DayBreaks for 10/15/20 – The Street Orphan and God

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In No Wonder They Call Him the Savior, Max Lucado tells the story of a time when he was a missionary in Brazil. It was very common for young children – some no doubt orphans – to beg for something to eat. One day, while on his way to teach a class, a small boy tapped Max on the hand and asked, “Pao, Senhor?” (Bread, sir?)

Max had grown familiar with this sort of request and always tried to help when he could. He told the young boy to come with him and they went into a shop where Max always bought his coffee. He told the young boy to go and choose a pastry and the little fellow excitedly ran to the counter to make his selection.

Max took his coffee to the end of the counter where people would sit to drink their coffee, but the boy was not in sight. Looking around, he saw the boy outside, face pressed against the window, looking into the café.

When the boy saw Max, he scampered in to Max and looking up at him from about belt-buckle level, said “Obrigato.” He paused for a second and said, “Muito obrigato!”, or “Thank you very much!”

Max’s response was wonderful. He said that those two words in Portuguese stirred his heart to the point that he wanted to buy the entire stock of pastries for the young boy because of the gratitude that he’d shown for such a simple gift!

In reflecting on the encounter, Max made such a simple, yet profound observation: if he was so moved by those two words from the little boy expressing such gratitude for a piece of pastry, how must God feel when we take the time to thank him, really, really thank him, for saving our souls?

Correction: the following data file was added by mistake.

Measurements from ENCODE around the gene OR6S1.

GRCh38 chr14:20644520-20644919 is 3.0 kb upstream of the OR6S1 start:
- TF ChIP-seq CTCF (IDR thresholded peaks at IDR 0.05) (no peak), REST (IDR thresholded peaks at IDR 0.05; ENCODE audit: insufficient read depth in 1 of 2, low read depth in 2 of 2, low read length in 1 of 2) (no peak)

When is the last time you did that?

PRAYER: Thank you, God, thank you!  In Jesus’ name, Amen.

Copyright 2020 by Galen C. Dalrymple. ><}}}”>

DayBreaks for 2/09/18 – The Promise of a Father

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DayBreaks for 2/09/18: The Promise of a Father

Sometimes just re-reading a verse opens a new universe of thought. In my quiet time, I’m trying to not force any issue or hear a specific message, I’m just trying to hear what Jesus was saying – and beyond that, to the meaning of what he was saying.

Just Thursday morning as I was reading in John 14, I ran across this verse: I will not leave you as orphans; I will come to you. – John 14:18 (ESV)

Wow. Did you catch the import of that verse? Let me share with you that my dad passed on to glory a bit over 20 years ago. I suppose that one could say that as far as an earthly father is concerned, I am now an orphan – and how I wish that were not so! It’s not that I think my dad wanted to leave me, but he did. His heart would not allow him to live here indefinitely and it finally gave out. But his absence, my “orphanhood” if you will, it is the reality of my daily life. My dad was amazing – not sinless, but a man of extraordinary character and integrity. But, he’s no longer here. It is an uncomfortable thing to feel like an orphan. Jesus says that I am not an orphan.

Some are orphans because of the death of parents, others are orphans because they were unwanted – their parents abandoned them. That must be even more painful than being an orphan by death. I cannot imagine how it must feel to be “unwanted” as a human.

Jesus wants us to know that being unwanted will never be the case with us, either. We will not be orphans in either sense, for he will come to us.

One simple verse…but Jesus wants us to really “get” this. We are not orphans. We will never be orphans. We have a Father who loves us and will never abandon us. Now – with that thought in mind, go have a great weekend!

PRAYER: Jesus, thank you for being our forever Father, for this promise that we will never be orphans in this universe! In Jesus’ name, Amen.

COPYRIGHT 2018 by Galen C. Dalrymple. All rights reserved.